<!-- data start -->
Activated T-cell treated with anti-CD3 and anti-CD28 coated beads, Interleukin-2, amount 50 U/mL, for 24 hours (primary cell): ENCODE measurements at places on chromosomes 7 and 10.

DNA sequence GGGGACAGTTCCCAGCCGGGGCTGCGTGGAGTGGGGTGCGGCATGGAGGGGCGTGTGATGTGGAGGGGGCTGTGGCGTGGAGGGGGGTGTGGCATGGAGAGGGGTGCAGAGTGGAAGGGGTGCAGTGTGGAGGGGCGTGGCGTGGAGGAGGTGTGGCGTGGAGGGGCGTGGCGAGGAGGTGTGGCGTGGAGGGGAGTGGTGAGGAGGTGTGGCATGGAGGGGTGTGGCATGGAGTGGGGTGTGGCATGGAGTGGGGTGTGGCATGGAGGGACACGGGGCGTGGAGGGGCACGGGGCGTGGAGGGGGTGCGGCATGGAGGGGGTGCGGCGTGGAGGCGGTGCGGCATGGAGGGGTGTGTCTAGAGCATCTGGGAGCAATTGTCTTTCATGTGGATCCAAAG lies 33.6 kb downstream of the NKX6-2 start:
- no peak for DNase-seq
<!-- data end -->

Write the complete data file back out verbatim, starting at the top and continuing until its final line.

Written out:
Activated T-cell treated with anti-CD3 and anti-CD28 coated beads, Interleukin-2, amount 50 U/mL, for 24 hours (primary cell): ENCODE measurements at places on chromosomes 7 and 10.

DNA sequence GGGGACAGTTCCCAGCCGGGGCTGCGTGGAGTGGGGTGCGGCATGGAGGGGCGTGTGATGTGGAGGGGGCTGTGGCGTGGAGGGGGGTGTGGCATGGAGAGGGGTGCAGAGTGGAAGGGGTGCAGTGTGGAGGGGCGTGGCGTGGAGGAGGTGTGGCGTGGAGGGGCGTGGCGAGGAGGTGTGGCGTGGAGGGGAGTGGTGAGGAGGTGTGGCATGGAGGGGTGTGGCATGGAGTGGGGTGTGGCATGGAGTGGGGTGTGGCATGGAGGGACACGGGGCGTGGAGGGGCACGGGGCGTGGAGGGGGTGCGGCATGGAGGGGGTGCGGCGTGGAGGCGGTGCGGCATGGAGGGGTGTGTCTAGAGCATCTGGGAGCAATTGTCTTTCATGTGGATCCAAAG lies 33.6 kb downstream of the NKX6-2 start:
- no peak for DNase-seq